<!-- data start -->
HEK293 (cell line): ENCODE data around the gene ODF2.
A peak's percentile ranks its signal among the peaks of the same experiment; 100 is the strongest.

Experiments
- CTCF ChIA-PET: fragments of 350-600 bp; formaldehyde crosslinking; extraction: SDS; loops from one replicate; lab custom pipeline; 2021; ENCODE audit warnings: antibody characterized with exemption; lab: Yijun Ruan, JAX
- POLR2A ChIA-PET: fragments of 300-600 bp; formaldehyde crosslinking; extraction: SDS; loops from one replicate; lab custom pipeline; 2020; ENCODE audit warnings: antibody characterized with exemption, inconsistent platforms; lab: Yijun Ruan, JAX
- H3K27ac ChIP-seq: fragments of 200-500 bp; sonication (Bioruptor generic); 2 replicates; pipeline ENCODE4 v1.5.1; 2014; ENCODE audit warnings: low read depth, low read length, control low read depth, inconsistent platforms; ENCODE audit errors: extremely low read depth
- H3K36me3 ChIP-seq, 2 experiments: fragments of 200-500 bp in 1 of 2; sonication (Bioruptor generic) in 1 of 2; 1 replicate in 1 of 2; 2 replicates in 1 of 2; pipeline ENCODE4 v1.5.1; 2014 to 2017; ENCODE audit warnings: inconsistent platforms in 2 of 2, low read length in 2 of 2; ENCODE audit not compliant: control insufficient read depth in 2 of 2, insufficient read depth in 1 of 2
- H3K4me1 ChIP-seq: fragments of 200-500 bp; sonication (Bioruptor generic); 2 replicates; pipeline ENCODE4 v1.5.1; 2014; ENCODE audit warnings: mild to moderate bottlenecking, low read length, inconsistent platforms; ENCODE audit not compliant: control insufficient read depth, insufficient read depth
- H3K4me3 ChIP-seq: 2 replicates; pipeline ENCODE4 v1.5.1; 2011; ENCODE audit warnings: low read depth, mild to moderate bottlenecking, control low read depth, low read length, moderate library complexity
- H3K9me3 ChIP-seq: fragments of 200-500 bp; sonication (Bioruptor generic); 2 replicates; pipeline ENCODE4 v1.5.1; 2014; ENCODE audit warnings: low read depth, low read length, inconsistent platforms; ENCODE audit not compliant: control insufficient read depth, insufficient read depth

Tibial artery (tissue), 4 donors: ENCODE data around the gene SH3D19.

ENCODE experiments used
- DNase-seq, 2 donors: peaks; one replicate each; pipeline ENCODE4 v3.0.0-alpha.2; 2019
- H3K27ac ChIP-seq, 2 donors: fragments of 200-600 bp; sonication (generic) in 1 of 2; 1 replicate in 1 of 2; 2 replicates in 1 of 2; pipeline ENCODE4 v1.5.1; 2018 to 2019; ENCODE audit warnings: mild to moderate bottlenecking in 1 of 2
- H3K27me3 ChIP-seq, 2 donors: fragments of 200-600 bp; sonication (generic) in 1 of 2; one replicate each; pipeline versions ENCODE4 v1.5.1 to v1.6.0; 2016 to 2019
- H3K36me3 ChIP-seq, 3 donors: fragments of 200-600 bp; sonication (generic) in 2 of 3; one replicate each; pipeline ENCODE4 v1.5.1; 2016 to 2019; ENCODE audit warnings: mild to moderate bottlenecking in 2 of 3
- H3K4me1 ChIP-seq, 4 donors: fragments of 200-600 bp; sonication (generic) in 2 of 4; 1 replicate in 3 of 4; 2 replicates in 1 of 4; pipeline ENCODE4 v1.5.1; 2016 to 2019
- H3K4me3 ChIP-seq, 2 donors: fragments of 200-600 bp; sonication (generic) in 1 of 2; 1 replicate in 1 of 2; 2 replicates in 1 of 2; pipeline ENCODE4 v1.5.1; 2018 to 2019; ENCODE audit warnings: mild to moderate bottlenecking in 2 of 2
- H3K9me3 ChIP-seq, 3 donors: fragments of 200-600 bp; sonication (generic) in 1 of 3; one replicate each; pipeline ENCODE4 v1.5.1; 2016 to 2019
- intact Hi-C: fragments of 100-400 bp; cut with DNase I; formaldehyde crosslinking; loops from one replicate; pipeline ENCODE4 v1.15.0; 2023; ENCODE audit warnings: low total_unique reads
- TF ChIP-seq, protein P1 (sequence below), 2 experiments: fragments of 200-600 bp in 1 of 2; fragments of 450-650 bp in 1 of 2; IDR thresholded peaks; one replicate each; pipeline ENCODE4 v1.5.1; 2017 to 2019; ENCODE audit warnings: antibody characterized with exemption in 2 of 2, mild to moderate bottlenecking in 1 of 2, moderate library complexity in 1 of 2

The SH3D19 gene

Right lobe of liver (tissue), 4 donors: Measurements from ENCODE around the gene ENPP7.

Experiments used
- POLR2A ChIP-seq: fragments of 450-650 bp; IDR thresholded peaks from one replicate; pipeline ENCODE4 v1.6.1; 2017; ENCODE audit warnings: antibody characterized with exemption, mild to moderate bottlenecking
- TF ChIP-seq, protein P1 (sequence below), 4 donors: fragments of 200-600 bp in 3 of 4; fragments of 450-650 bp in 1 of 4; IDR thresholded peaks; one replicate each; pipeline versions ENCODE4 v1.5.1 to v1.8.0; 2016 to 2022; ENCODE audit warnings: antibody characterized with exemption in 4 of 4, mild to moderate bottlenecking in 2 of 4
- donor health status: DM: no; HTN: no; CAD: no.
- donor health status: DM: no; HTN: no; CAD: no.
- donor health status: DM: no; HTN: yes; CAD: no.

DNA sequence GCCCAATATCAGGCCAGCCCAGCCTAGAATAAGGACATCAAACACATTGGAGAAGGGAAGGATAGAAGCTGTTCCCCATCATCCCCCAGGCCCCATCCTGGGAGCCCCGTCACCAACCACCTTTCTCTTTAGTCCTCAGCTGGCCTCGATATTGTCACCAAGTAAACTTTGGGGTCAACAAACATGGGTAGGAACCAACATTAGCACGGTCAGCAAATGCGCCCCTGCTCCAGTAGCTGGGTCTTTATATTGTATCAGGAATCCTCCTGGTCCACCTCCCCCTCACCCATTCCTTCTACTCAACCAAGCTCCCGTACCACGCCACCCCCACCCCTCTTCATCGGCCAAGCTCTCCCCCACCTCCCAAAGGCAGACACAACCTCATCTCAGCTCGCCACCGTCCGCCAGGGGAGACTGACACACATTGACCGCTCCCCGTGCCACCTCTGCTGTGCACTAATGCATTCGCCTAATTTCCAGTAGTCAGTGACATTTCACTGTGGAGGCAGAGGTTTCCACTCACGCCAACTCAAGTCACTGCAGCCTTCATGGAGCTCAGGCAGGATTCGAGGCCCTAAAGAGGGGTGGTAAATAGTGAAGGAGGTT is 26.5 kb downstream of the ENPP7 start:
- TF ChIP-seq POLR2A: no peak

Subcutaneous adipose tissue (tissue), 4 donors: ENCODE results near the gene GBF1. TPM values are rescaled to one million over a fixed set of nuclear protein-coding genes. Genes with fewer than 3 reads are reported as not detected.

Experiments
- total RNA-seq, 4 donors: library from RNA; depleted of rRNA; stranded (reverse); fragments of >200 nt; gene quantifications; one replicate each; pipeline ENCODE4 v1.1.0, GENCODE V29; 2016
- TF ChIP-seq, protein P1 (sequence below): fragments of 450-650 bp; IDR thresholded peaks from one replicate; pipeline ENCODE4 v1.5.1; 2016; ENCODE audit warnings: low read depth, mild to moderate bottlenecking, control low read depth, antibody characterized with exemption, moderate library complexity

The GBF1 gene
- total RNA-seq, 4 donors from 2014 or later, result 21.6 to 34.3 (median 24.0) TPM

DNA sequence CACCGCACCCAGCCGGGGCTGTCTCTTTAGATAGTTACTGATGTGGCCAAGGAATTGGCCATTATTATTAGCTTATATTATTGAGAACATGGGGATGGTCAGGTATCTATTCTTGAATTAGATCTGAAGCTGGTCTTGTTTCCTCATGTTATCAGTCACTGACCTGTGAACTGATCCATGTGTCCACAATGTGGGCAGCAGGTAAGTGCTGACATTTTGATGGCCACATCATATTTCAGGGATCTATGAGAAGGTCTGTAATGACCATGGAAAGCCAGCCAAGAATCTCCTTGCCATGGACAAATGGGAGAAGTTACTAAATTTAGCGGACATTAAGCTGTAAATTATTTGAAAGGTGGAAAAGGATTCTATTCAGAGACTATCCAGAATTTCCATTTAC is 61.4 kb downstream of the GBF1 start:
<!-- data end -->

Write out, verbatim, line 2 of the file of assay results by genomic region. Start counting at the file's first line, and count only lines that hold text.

A peak's percentile ranks its signal among the peaks of the same experiment; 100 is the strongest.